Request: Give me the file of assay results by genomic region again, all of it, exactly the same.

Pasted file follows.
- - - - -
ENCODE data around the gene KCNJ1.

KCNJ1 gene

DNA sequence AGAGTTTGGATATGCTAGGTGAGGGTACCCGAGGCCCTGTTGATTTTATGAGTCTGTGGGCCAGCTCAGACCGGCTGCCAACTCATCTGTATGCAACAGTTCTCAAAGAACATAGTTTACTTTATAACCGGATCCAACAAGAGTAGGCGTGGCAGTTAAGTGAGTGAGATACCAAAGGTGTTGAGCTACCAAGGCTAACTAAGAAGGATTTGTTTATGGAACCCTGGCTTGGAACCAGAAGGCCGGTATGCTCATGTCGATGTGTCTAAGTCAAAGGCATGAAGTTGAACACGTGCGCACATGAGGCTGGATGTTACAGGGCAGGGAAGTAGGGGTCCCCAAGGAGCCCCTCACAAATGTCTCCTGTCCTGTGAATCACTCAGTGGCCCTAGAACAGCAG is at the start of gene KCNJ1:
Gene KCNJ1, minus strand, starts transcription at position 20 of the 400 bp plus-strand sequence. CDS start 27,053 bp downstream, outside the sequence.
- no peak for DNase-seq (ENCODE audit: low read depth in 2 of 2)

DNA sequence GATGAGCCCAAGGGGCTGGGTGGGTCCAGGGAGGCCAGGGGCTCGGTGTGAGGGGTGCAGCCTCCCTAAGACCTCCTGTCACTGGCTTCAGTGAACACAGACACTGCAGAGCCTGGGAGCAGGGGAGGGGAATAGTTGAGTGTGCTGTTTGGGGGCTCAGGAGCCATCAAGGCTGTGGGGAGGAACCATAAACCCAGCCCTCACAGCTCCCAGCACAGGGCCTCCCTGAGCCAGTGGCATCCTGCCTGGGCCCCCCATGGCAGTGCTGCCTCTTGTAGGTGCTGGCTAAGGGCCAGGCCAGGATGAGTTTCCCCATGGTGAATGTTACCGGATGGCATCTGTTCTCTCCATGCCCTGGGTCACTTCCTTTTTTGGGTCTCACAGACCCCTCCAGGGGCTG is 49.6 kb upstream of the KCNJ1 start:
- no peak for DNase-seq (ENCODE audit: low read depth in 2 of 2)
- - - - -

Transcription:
ENCODE data around the gene KCNJ1.

KCNJ1 gene

DNA sequence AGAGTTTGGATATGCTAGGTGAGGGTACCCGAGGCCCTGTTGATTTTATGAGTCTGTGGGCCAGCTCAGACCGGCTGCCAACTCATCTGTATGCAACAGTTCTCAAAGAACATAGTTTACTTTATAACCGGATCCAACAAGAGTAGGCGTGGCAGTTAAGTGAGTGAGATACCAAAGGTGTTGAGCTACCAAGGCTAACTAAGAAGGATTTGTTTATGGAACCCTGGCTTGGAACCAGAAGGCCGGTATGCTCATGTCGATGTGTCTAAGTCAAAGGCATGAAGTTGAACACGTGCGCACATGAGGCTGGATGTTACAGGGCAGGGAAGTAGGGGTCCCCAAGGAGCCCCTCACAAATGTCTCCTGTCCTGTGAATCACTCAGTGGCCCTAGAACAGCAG is at the start of gene KCNJ1:
Gene KCNJ1, minus strand, starts transcription at position 20 of the 400 bp plus-strand sequence. CDS start 27,053 bp downstream, outside the sequence.
- no peak for DNase-seq (ENCODE audit: low read depth in 2 of 2)

DNA sequence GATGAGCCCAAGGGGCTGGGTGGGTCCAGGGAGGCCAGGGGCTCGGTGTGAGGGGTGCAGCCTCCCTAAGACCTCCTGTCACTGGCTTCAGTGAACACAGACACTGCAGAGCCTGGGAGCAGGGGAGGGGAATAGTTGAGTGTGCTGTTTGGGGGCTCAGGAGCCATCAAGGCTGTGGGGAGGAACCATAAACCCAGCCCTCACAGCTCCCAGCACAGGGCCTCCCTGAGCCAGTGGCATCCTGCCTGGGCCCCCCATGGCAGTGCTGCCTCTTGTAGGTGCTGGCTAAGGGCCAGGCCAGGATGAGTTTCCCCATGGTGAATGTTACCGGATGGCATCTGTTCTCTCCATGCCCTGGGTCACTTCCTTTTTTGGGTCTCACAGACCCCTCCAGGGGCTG is 49.6 kb upstream of the KCNJ1 start:
- no peak for DNase-seq (ENCODE audit: low read depth in 2 of 2)